The ramifications of unequal pay impacted both my maternal and paternal grandmothers leaving scars that would be passed on to three generations. I guess the initial bond that ties my parents together is that single mothers raised them both.
My maternal grandmother, Velma, and paternal grandmother, Idell, did everything society told them to do to ensure a secure future for themselves: get married, have children, work hard and you will be ok. Society did not offer them a viable backup plan when both lost their husbands, one through death and the other through divorce.
My grandmothers struggled daily to sustain a life for their families. As a result, I grew up with a keen awareness of women needing equal pay.
Then, several years ago, a manager who I reported to pulled me aside to inform me that I had a significant wage gap from my male peers. It was so low that when he maxed out my pay increase, it still did not close the gap. He gave me his full commitment that he would continue to max out my increases year after year, until he eliminated the gap.
I was shocked to learn about the pay gap. Yet, I was honored at the compassion and integrity of my manager. He kept his word. At this time I became a huge advocate for equal pay.
One day while reading The Huffington Post, I read the article about Senior White House Advisor Valerie Jarrett where she discussed the wage gap and said, “there should be an app for that.” She announced the United States Department of Labor Equal Pay App Competition hosted by Challenge.gov.
Having worked as a Systems Analyst I had the skill set to design software. My husband, Kenneth, is a software engineer. In the name of my grandmothers, and for the women and children with life happening and no one listening, I had been called.
When I learned about the challenge, I thought about what happened to me. I thought about my grandmothers and decided it was time to act. I do not want the wage gap eliminated tomorrow, I want it eliminated yesterday.
“There comes a time when a person must rise to big challenges of their generation. For me, I consider it the wage gap, and access to equal opportunities at all career levels. We must address it. We must close it. We must end it. We cannot pass on this legacy to another generation.”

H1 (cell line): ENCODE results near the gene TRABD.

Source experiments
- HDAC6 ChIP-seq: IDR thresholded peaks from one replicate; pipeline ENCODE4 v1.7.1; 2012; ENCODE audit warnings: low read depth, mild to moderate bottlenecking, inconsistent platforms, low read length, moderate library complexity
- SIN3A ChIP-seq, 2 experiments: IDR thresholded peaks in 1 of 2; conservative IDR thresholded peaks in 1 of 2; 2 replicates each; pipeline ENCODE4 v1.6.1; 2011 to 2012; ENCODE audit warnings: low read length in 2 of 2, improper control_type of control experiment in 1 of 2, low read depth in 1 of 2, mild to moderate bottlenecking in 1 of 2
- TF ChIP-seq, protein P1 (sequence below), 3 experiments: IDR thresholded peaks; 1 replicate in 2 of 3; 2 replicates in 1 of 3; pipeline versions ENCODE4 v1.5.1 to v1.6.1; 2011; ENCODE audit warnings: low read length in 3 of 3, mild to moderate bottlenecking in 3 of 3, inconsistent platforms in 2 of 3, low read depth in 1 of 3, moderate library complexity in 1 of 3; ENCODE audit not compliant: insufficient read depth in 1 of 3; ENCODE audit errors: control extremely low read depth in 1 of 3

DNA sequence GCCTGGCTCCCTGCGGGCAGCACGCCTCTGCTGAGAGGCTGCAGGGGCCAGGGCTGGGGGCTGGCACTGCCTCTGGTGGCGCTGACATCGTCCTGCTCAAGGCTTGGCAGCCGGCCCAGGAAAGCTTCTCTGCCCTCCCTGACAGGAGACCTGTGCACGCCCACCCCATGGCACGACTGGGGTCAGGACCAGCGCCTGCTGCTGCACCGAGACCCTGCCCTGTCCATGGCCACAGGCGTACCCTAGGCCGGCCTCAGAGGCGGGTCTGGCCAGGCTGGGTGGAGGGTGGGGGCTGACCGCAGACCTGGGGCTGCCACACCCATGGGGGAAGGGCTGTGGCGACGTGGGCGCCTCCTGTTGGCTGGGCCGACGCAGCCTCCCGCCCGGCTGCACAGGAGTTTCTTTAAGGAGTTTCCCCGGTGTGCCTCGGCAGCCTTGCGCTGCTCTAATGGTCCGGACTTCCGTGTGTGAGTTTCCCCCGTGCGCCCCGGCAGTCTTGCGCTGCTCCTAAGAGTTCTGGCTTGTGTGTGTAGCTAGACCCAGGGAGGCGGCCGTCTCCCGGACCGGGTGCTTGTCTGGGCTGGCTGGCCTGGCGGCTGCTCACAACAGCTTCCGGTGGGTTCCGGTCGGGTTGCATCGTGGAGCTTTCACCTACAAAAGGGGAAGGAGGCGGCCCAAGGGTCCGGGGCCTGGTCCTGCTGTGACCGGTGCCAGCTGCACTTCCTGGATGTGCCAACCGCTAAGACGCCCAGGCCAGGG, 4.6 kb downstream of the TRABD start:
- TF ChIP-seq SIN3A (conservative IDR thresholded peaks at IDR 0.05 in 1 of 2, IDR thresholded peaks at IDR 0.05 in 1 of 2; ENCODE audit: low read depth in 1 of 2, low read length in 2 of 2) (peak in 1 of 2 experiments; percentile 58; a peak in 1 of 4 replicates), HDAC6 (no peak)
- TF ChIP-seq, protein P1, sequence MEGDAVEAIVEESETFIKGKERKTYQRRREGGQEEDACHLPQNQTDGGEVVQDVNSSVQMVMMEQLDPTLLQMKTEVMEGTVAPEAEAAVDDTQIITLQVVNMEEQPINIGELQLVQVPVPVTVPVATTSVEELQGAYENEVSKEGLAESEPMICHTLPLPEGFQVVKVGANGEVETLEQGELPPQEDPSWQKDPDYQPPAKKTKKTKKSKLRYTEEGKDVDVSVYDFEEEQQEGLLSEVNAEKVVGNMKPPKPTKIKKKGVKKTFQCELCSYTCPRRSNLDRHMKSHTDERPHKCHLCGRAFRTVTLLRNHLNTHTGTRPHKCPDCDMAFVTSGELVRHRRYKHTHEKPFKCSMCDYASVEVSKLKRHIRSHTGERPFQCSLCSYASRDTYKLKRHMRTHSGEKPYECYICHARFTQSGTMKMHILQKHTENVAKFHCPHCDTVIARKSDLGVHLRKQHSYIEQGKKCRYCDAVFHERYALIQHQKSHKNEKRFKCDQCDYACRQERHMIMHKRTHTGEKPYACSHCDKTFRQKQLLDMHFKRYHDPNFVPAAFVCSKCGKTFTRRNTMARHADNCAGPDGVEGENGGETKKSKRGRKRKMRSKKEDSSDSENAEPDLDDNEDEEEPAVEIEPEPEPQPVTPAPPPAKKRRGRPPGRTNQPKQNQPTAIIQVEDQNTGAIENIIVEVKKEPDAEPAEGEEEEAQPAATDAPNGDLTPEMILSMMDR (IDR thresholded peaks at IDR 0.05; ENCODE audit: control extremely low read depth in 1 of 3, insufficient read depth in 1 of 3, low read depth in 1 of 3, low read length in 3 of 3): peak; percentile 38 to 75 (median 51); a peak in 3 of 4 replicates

There comes a time when a person must rise to big challenges of their generation. For me, I consider it the wage gap, and access to equal opportunities at all career levels. We must address it. We must close it. We must end it. We cannot pass on this legacy to another generation.
Competing against teams from Carnegie Mellon and MIT, we won the Grand Prize and Women Innovation Mobile award in the Equal Pay App Competition. Thanks to President Obama signing the Open Data Initiatives Act, for the first time factual data on salary by location is publicly available.
Now, using Aequitas – our Career Management Mobile Cloud App – I want users to take control of their career management process. Using the app, people can now access occupational salary data by geographical location. (Hint: do not go lower than the median.)
Users can also view our highest recommended content publishers (for example, TheMuse) for intel on careers. Then, users can create a resume by dictation or data entry and view their job matches. (You can upload an existing resume too.) If you need a resume review, we can help with that, too.
Aequitas allows users to search and apply for jobs using their iPhone and will support Android soon. If you have a missing skill set for a job, you can add it to your career goals. Thus far, response has been very favorable from the beta users of Aequitas v2.0.
With Aequitas, I want to end the wage gap in seven years and see at least a 40% rise in the amount of women and minorities at all career levels, including leadership positions. The two biggest roadblocks for equal pay are unconscious bias and lack of knowledge.
Some people do not realize they are “low-balling” a person solely on their gender, race or sexual orientation. (Unfortunately, there is a wage gap in the LGBT community as well.) Many make up excuses such as assume women make less because they do not attempt to negotiate, they work less, their job is not as risky, they do not travel as much, etc. But the fact is they have the same qualifications and the same job deliverables.
This should be a topic of discussion at home and with friends too. We must make a conscious decision to do it.
For those already in leadership positions, I challenge you to look at the educational background of your team. If there is a woman or minority on your team with good job reviews and with an MBA – personally check in with them.
They probably earned an MBA hoping it would propel their career into a leadership position. Has it?
Joyce Martell contributed to this piece.
- Here’s Why the Success of Business Lies in Gender Equality
- The Gender Wage Gap: What To Do If You Think You Aren’t Being Paid Fairly
- Can Chivalry and Equality Co-exist?
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